An international research team with participants from several universities including the FAU has proposed a standardized registry for artificial intelligence (AI) work in biomedicine to improve the reproducibility of results and create trust in the use of AI algorithms in biomedical research and, in the future, in everyday clinical practice. The scientists presented their proposal in the scientific journal “Nature Methods”.
In the last decades, new technologies have made it possible to develop a wide variety of systems that can generate huge amounts of biomedical data, for example in cancer research. At the same time, completely new possibilities have developed for examining and evaluating this data using artificial intelligence methods.
AI algorithms in intensive care units, e.g., can predict circulatory failure at an early stage based on large amounts of data from several monitoring systems by processing a lot of complex information from different sources at the same time, which is far beyond human capabilities.
This great potential of AI systems leads to an unmanageable number of biomedical AI applications. Unfortunately, the corresponding reports and publications do not always adhere to best practices or provide only incomplete information about the algorithms used or the origin of the data. This makes assessment and comprehensive comparisons of AI models difficult.
The decisions of AIs are not always comprehensible to humans and results are seldomly fully reproducible. This situation is untenable, especially in clinical research, where trust in AI models and transparent research reports are crucial to increase the acceptance of AI algorithms and to develop improved AI methods for basic biomedical research.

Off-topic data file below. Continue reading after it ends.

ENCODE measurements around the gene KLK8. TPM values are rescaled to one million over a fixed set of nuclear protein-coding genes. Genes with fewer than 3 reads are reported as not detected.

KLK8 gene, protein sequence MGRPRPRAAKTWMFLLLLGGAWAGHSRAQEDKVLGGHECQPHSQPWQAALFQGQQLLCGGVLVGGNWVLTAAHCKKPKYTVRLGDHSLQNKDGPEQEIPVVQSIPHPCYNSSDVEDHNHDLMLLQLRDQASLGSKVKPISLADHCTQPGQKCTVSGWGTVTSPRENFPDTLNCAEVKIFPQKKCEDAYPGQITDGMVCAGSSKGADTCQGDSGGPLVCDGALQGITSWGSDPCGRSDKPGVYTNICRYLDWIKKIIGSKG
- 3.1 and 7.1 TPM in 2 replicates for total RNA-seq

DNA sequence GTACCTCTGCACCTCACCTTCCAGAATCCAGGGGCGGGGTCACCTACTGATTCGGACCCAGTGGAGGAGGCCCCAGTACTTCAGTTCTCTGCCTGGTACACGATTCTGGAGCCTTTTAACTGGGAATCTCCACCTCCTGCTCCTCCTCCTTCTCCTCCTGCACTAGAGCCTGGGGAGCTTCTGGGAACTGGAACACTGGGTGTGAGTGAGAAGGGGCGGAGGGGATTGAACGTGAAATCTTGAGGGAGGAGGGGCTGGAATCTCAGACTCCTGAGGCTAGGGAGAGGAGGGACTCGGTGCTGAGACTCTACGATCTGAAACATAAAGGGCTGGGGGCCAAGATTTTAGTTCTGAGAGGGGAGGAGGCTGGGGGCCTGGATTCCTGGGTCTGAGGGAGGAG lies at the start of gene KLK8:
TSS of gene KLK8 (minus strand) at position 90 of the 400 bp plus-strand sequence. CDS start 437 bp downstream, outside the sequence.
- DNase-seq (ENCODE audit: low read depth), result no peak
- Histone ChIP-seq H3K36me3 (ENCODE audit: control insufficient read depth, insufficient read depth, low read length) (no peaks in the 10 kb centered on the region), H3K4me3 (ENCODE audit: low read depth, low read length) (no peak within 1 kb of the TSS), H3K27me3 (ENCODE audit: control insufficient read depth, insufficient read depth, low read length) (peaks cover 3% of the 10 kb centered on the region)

To address this problem, an international research team including the researchers from the FAU has proposed the AIMe registry for artificial intelligence in biomedical research, a community-driven registry that enables users of new biomedical AI to create easily accessible, searchable and citable reports that can be studied and reviewed by the scientific community.
Since the registry is designed as a web platform maintained by the scientific community, every user can ask questions about existing reports, make comments or suggest improvements. This feedback from the community will also be included in the annual update of the AIMe standard, and interested researchers can join the AIMe Steering Committee to become more involved in the further standardisation of biomedical AI.
“The AIMe registry not only makes it possible to easily report AI methods in a citable form, but also contains a database which enables searching for relevant existing AI systems. This prevents researchers from reinventing an already existing approach and makes it easier for them to assess whether a potentially useful AI method has been evaluated in sufficient depth,” reports Prof. Dr. David B. Blumenthal from the Biomedical Network Science Lab at the Department Artificial Intelligence in Biomedical Engineering of the FAU.